Re-designing an Aggregation Microservice — Part 2

Ashraf Mageed
3 min readJul 14, 2022

In the first post in this series, I introduced the current design of the reporting service. And discussed some of the issues with that design. I ended the post with a highlight of the limitations of using message queues to populate this reporting service in particular and aggregation services in general. These were:

  • Messages are gone once consumed, and
  • Ordering of messages is not guaranteed.

Let’s examine these issues in a bit more depth. Once we get a message off of a queue and process it successfully — in this occasion, storing the information we require from it in a data store — that message is gone. If we want to, let’s say, capture more information from that message because we added an extra column in one of the read models, we can’t. If the data gets corrupted and we want to fix it, we can’t either.

We don’t have access to the data stream used to populate the materialised views. The only way to do this through queues is to ask the services responsible for the required data to resend all the events.

However, republishing events presents a few complications, too, mainly:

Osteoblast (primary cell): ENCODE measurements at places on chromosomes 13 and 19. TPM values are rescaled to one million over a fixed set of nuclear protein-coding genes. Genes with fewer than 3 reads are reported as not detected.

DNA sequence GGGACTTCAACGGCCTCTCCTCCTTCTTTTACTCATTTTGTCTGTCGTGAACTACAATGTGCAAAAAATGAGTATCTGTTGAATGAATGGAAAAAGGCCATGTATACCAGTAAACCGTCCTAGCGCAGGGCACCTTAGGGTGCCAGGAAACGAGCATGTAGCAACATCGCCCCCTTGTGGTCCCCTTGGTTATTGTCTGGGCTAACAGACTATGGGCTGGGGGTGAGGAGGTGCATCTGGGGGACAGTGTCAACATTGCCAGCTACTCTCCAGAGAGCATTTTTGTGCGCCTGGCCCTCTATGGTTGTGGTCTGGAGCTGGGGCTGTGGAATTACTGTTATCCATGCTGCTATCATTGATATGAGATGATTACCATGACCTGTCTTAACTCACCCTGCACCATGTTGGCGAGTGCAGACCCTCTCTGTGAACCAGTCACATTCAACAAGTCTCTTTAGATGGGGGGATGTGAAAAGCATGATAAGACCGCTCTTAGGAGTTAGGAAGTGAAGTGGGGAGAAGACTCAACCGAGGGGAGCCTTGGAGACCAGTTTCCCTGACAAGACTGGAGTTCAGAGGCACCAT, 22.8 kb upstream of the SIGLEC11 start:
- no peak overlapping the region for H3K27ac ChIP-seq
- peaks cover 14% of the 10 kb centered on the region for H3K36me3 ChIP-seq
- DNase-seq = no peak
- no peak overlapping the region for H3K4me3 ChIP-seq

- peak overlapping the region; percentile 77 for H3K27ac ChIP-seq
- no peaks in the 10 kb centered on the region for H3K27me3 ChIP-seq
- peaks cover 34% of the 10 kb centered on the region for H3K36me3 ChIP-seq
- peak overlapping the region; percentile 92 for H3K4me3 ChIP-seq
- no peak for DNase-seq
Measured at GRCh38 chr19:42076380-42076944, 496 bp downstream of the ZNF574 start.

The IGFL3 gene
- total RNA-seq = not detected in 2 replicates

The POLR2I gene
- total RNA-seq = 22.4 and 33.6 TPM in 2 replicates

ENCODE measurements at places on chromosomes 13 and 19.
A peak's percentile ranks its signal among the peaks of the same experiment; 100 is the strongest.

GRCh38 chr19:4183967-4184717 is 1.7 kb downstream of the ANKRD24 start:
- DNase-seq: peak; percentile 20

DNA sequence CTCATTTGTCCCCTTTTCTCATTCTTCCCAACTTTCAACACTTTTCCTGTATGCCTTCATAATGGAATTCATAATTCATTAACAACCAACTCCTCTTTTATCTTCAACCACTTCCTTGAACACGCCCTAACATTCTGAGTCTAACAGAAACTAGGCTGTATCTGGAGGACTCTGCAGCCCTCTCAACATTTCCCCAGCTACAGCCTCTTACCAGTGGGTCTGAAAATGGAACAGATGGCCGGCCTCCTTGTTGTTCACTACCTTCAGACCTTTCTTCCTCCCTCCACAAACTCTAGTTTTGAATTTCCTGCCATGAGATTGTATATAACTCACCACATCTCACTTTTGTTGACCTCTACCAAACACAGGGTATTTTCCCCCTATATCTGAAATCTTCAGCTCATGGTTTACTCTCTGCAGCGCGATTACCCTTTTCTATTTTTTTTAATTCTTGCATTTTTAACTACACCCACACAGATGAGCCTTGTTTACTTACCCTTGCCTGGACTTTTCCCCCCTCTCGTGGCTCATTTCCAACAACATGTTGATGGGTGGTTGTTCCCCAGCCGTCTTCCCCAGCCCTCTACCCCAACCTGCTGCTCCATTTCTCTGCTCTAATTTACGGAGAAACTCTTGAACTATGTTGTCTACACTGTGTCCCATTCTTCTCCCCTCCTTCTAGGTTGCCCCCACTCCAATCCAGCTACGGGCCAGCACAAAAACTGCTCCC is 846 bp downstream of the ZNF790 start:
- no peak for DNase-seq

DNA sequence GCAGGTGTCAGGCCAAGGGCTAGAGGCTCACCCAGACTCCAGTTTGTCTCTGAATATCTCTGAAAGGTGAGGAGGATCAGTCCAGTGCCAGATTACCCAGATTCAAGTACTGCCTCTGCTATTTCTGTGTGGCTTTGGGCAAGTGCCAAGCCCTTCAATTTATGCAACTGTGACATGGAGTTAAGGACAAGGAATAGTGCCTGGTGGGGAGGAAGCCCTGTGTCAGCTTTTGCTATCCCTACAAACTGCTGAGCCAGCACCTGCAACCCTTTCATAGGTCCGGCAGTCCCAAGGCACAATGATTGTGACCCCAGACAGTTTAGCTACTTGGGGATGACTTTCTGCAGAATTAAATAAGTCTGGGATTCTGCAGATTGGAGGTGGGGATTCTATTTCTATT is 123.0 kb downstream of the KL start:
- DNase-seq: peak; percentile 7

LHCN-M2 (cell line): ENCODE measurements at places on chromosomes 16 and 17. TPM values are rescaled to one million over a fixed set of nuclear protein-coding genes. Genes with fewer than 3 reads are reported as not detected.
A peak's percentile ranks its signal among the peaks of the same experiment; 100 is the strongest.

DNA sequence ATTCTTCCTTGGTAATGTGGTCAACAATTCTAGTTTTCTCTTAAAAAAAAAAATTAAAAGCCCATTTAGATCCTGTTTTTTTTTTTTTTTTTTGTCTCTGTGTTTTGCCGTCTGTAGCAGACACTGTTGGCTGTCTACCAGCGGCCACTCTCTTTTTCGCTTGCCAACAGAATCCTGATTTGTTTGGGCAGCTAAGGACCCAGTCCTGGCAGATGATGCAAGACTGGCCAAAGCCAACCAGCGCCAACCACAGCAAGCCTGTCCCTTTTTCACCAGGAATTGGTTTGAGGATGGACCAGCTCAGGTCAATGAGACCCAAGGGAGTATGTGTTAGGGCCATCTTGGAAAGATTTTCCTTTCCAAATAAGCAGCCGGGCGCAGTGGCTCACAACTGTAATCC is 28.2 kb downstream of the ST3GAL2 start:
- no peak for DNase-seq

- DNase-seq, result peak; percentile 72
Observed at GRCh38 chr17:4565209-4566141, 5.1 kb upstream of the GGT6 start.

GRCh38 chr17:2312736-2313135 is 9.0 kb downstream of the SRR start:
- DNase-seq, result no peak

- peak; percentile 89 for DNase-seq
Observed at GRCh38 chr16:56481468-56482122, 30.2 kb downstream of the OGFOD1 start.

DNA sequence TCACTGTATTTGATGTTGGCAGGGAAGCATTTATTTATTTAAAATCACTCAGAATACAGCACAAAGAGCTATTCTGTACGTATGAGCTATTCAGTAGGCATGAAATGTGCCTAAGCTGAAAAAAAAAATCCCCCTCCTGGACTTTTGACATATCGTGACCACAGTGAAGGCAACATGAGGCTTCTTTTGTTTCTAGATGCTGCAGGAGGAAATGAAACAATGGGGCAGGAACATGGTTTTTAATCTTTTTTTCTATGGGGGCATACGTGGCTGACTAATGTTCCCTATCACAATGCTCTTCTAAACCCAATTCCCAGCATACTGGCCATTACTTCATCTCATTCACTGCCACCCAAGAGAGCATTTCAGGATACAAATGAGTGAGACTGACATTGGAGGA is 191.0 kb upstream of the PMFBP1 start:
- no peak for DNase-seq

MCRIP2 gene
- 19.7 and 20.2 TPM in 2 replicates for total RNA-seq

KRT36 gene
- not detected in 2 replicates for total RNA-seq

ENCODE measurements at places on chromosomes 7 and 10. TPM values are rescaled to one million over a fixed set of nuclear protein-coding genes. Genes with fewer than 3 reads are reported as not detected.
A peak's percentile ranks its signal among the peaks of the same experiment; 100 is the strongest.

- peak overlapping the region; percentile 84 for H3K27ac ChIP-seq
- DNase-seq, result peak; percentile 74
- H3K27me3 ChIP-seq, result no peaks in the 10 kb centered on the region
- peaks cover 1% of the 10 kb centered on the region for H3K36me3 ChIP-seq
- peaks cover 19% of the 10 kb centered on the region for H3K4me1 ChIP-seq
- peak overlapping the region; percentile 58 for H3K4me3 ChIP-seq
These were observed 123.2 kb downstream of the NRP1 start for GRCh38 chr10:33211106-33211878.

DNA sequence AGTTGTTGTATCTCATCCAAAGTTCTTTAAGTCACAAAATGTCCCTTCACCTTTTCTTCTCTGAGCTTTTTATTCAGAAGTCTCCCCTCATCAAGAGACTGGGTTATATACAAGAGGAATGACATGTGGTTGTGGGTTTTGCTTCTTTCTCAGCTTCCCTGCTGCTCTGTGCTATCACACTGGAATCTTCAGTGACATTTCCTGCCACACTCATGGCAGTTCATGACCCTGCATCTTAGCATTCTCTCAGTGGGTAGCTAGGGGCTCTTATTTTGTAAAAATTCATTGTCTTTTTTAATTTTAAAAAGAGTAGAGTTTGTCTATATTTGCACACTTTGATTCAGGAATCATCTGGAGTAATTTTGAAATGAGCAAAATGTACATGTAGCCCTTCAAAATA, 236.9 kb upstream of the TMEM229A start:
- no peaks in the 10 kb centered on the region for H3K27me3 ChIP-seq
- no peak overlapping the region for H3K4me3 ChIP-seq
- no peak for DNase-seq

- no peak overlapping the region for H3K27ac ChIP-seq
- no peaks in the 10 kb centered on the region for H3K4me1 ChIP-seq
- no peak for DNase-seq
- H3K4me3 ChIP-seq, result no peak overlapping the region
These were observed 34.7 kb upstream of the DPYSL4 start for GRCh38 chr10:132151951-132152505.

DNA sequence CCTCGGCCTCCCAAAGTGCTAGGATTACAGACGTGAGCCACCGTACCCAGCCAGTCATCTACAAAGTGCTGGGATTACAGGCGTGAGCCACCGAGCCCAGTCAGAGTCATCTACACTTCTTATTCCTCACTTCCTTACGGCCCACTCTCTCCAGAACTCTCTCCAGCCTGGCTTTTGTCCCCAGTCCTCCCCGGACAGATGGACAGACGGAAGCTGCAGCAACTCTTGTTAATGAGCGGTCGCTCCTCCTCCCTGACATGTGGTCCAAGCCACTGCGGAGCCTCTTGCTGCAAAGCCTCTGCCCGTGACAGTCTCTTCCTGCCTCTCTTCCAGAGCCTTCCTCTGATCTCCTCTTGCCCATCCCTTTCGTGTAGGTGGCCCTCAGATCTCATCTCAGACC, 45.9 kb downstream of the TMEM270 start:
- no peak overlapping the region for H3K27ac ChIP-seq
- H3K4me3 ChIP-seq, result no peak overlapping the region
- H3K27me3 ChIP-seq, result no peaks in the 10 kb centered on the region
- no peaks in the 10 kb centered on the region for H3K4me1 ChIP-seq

• Republishing events sends them to all subscribers
  • Republishing must be done every time a new consumer is added

Of course, you can trade off loose coupling and send the events to a particular subscriber. However, this would mean every service has to be aware of all aggregations it is participating in — in this case, reporting. Still, there could be more like a search service, a recommendation service, etc.

Side note: This can be improved by making the process of republishing events to a particular subscriber reusable and automated to reduce coupling and maintenance. One way of doing this is to create a reusable library that can be added to and configured by any service to listen to specific republishing trigger messages containing the destination queue. The library can then read the event streams and (re)send the messages to that destination queue.

To resolve the issues above, we need the event stream to remain available as long as we need it. There are various ways to do this, including:

  1. Storing the event stream locally, or
  2. Caching the event stream more efficiently.

Storing event streams locally would solve the issue of spikes in performance on participating services when the aggregator service needs to rebuild its read models. The ripple effect is contained within the aggregator service, and all other services remain unaffected.

The downside of this approach is that the reporting service must now maintain streams of all participating services. There is a bit of overhead in maintaining those streams in terms of storage and backup. Also, this still does not resolve the extra effort needed to onboard a new aggregator, nor does it guarantee ordering. So how can this be improved?

That brings us to option 2: Caching the event stream more efficiently and this is going to be the topic of my next post in this series.